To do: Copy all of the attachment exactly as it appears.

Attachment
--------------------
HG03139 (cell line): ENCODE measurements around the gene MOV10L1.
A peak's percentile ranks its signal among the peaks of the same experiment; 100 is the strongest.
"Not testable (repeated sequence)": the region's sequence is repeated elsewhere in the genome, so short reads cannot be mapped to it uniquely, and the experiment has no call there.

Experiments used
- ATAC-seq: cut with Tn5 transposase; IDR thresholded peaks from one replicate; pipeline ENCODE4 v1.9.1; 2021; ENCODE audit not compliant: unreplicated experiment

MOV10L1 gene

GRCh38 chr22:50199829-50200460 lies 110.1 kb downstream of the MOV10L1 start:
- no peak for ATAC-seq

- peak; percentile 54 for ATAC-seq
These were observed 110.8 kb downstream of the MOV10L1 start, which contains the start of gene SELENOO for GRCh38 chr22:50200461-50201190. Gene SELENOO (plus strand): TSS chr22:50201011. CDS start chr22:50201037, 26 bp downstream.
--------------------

HG03139 (cell line): ENCODE measurements around the gene MOV10L1.
A peak's percentile ranks its signal among the peaks of the same experiment; 100 is the strongest.
"Not testable (repeated sequence)": the region's sequence is repeated elsewhere in the genome, so short reads cannot be mapped to it uniquely, and the experiment has no call there.

Experiments used
- ATAC-seq: cut with Tn5 transposase; IDR thresholded peaks from one replicate; pipeline ENCODE4 v1.9.1; 2021; ENCODE audit not compliant: unreplicated experiment

MOV10L1 gene

GRCh38 chr22:50199829-50200460 lies 110.1 kb downstream of the MOV10L1 start:
- no peak for ATAC-seq

- peak; percentile 54 for ATAC-seq
These were observed 110.8 kb downstream of the MOV10L1 start, which contains the start of gene SELENOO for GRCh38 chr22:50200461-50201190. Gene SELENOO (plus strand): TSS chr22:50201011. CDS start chr22:50201037, 26 bp downstream.